Investigators examine benefit of level 3 dissection in melanoma

September 1, 2013

Results of a retrospective chart review revealed patients with melanoma who present with bulky axillary disease develop distant metastases very quickly, prompting the plan for a prospective study to examine the preoperative impact of shrinking tumors through the use of systemic therapy.

 

QuickRead: Level 3 nodes bear metastases more often in patients with palpable disease and in patients with bulky disease compared to sentinel lymph node positive patients.

Banff, Alberta - Results of a retrospective chart review revealed patients with melanoma who present with bulky axillary disease develop distant metastases very quickly, prompting the plan for a prospective study to examine the preoperative impact of shrinking tumors through the use of systemic therapy.

The retrospective investigation aimed to look at the extent of surgery necessary for patients who presented in one of three ways, says Frances Wright, M.D., M.Ed., F.R.C.S.C., associate professor of surgery, University of Toronto, and director of surgical oncology fellowship program, University of Toronto.

Dr. Wright spoke here about how level 3 nodes, that is nodes medial to the insertion of pectoralis minor to the clavicular head, bear melanoma metastases and the effect on patient outcome at the annual Canadian melanoma conference.

“These were patients with melanoma who had either sentinel-positive disease, or disease that you can palpate, or a very amount of disease or bulky amounts of disease,” says Dr. Wright, noting limited data exist on the need to resect level 3 nodes as part of an axillary dissection for melanoma.

Lymphadectomy benefits unknown

Currently, in patients who have sentinel lymph node positive disease, complete lymphadectomy is controversial and the clinical benefit is not known. This question is being addressed in the Multicenter Lymphadenectomy Trial Part 2 (MSLT 2).

There is also little evidence for benefit of level 3 dissection compared to a level 1/2 dissection. A study published in 2012 concluded that a level 3 dissection offered minimal benefit in melanoma patients with a positive axillary sentinel lymph node (Namm JP, Chang AE, Cimmino VM, et al. J Surgl Oncol. 2012;105(3):225-228).

The study involved patients from two centers, Sunnybrook Odette Cancer Center/University of Toronto, and the Tom Baker Cancer Center/University of Calgary. All of the patients included in the review had undergone level 3 dissection for melanoma, with a goal to cure disease, between 2005 and 2011.

A total of 117 patients were included. A total of 65 patients were sentinel lymph node positive and had median age of 54, 44 had palpable disease and a median age of 61.5, and eight had palpable disease and a median age of 50.5.

The investigators found the median number of nodes of all three levels was 24, the median number of sentinel lymph nodes was three, and the median number of level 3 nodes was five.

Researchers found level 3 nodes bear metastases infrequently (3 percent) in sentinel lymph node positive patients, that they bear metastases more often (18 percent) in patients with palpable disease, and all level 3 nodes bear metastases in patients with bulky disease.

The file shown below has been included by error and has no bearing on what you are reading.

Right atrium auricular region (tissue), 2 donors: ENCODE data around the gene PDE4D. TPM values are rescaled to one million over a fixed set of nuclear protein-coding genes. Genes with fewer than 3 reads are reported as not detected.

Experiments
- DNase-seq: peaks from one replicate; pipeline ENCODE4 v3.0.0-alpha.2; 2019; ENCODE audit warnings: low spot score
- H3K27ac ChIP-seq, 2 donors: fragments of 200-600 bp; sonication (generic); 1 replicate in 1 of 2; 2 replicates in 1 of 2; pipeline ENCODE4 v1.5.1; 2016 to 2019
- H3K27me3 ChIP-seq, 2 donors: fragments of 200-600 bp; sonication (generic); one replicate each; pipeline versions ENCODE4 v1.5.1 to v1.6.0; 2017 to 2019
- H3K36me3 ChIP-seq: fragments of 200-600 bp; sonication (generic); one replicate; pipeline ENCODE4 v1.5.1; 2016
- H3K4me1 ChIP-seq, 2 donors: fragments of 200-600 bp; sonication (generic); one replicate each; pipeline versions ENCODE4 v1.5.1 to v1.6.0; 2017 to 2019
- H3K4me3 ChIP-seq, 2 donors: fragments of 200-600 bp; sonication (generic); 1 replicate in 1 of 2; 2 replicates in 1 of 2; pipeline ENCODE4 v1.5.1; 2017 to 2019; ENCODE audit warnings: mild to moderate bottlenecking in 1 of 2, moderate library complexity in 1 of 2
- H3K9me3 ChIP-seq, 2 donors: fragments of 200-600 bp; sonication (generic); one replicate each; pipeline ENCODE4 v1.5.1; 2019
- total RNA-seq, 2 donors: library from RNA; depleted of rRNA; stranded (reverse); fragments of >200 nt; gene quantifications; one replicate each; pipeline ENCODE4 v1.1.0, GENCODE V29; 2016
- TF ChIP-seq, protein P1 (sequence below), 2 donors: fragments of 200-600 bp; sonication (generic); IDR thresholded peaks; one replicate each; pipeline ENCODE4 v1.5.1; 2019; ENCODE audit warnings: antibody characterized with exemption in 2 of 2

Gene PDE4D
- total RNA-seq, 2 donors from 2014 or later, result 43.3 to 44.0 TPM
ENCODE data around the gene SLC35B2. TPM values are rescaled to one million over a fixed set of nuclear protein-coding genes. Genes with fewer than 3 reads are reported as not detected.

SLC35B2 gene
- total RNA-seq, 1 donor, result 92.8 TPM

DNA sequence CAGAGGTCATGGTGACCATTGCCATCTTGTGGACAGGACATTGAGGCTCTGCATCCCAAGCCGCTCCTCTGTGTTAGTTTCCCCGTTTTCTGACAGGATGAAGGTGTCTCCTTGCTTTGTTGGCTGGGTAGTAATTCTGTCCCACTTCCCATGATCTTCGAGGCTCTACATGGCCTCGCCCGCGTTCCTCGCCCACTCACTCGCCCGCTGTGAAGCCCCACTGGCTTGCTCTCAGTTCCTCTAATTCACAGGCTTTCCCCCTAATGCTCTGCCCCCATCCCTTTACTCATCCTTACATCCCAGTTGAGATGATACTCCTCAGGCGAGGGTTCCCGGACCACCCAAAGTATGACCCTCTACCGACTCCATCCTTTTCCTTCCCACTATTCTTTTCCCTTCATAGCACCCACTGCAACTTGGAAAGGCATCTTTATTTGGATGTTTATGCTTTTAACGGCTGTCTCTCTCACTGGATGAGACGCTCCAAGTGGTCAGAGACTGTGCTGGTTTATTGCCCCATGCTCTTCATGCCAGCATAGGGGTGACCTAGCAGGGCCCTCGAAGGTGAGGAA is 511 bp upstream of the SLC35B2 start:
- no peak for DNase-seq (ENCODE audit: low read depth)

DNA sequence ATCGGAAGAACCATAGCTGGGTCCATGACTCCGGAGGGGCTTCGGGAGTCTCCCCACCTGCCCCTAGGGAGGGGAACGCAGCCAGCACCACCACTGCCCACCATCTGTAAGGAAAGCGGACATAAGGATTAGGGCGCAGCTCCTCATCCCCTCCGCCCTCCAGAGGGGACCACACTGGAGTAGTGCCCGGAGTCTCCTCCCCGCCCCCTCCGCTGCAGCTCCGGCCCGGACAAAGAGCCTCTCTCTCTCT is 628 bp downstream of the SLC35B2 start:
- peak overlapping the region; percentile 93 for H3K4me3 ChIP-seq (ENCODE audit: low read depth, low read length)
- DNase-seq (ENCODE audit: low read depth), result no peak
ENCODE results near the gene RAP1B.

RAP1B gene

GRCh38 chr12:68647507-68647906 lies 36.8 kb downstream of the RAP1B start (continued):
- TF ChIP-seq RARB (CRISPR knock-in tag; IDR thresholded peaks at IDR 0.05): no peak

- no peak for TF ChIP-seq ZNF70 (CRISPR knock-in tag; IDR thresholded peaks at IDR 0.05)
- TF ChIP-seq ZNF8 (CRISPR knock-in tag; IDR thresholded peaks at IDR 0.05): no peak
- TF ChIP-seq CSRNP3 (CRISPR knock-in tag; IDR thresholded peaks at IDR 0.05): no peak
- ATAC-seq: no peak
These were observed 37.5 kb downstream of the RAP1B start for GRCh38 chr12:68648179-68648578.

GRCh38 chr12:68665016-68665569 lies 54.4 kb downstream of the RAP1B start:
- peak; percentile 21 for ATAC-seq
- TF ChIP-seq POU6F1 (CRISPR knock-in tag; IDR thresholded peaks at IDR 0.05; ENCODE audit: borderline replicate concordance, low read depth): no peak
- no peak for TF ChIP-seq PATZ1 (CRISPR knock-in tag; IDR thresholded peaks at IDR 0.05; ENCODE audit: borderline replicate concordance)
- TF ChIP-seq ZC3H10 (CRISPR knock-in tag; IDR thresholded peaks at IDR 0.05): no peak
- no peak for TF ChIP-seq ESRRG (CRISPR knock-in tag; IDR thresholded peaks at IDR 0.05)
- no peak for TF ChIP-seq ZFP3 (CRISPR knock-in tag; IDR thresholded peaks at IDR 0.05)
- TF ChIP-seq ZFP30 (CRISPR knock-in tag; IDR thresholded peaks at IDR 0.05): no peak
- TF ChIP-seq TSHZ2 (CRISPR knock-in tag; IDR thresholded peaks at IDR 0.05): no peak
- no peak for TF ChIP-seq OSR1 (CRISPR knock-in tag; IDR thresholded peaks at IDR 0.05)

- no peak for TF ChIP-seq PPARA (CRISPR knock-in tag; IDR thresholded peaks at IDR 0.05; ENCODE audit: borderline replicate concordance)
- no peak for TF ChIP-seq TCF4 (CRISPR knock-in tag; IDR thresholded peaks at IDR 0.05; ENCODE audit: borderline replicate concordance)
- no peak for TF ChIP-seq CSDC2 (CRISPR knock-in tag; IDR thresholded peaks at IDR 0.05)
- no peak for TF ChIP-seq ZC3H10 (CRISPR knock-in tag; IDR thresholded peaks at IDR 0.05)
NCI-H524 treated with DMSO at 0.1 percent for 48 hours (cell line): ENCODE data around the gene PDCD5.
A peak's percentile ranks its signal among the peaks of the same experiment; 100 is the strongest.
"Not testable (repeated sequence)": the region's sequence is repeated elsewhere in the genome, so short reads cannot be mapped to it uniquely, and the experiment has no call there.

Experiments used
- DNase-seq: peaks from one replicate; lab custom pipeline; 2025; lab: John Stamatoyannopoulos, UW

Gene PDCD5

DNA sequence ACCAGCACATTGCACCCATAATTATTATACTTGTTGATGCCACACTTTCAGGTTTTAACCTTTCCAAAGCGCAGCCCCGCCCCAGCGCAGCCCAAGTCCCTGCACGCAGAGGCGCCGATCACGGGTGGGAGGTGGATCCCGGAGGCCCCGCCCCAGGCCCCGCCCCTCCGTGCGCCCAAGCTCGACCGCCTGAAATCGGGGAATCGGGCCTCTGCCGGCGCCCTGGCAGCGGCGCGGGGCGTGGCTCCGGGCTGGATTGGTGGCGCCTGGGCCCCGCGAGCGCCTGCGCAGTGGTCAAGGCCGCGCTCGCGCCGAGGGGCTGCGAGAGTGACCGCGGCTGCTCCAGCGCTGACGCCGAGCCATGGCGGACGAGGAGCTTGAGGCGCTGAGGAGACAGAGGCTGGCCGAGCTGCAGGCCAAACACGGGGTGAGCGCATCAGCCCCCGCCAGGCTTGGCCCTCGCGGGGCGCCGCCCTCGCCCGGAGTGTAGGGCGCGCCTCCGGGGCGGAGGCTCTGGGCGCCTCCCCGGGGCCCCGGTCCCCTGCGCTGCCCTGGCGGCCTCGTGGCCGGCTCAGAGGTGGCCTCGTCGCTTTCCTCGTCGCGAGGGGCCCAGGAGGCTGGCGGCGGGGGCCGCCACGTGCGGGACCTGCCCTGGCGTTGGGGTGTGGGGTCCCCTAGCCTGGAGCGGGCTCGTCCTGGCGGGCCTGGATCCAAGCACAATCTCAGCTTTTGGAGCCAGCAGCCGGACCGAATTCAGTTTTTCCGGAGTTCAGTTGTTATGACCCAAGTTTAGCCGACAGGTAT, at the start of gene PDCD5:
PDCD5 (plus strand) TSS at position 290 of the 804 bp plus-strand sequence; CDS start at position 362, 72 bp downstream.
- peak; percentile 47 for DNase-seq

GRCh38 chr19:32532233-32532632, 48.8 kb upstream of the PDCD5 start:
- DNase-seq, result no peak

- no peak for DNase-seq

SLN positivity and level 3 dissection

“Based on our findings, patients who are sentinel lymph node positive don’t need to have a formal level 3 dissection,” says Dr. Wright, noting a level 1/2 dissection appears to be sufficient in patients with sentinel lymph node positive patients. “When you undergo a formal level 3 dissection, there is likely a small amount of additional morbidity and pain which, it looks like, we can avoid.”

However, 20 percent of patients with palpable disease had level 3 disease and consequently a level 3 dissection is appropriate in these patients, according to Dr. Wright. In patients with bulky disease, level 3 is most commonly palliative as patients develop distant disease quickly.

Dr. Wright says investigators found different survival and outcomes in terms of when the patient develops metastases.

Distant recurrence occurred with greater rapidity a with greater degree of disease: the median time to distant metastases was 13.6 months in patients with palpable disease and 2.1 months in patients with bulky disease. Patients with level 3 disease had a poorer overall survival than those who did not, 15.2 percent versus 61.1 percent, a difference that was statistically significant.

“It was a really surprising finding in terms of the rapidity with which patients develop distant metastases,” Dr. Wright says. “It was much faster than we had anticipated. Even the median time for patients with palpable disease to develop distant metastases was fast at 13 months.”

Dr. Wright and colleagues also measured the loco-regional recurrence rate and systemic recurrence rate, finding greater disease correlated with higher rates of both.

Dr. Wright and other investigators are launching a pilot study to assess the impact of preoperative administration of systemic therapy in patients with palpable and bulky disease.

“The goal is that we would shrink disease preoperatively to change outcomes,” she says, noting vemurafenib would be administered to patients who are BRAF positive.

Disclosures: Dr. Wright reports no relevant financial interests.